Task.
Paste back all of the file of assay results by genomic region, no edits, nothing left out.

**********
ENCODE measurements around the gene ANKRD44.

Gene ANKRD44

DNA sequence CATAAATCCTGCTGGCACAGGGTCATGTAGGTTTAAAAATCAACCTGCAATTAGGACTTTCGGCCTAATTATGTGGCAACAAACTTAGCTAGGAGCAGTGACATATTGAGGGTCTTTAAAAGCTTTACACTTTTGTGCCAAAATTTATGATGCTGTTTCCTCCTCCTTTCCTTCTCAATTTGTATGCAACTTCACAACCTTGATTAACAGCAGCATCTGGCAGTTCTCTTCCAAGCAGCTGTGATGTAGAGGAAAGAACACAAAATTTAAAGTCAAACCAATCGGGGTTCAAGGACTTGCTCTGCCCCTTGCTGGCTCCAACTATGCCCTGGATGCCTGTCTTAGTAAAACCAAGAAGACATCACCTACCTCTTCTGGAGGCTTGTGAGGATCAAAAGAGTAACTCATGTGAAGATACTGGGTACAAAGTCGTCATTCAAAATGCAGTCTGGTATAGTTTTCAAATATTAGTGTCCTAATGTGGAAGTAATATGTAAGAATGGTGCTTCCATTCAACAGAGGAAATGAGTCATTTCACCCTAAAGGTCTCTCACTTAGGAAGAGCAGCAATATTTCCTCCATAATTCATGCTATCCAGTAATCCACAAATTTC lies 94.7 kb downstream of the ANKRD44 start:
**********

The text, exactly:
ENCODE measurements around the gene ANKRD44.

Gene ANKRD44

DNA sequence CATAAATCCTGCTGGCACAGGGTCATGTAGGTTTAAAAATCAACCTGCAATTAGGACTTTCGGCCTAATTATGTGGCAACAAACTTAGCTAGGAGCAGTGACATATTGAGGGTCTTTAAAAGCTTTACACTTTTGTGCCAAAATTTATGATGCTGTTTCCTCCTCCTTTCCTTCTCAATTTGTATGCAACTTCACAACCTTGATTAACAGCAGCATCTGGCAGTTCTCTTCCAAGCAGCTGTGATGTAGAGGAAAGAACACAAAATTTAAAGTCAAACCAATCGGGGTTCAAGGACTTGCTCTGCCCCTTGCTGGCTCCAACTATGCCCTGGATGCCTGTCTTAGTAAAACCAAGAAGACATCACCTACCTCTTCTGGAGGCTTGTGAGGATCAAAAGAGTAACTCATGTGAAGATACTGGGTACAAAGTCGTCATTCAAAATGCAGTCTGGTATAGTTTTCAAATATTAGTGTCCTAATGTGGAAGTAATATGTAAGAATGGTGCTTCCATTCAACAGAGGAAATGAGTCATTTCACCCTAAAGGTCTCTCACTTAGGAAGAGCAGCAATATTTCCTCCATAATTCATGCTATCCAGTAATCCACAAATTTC lies 94.7 kb downstream of the ANKRD44 start: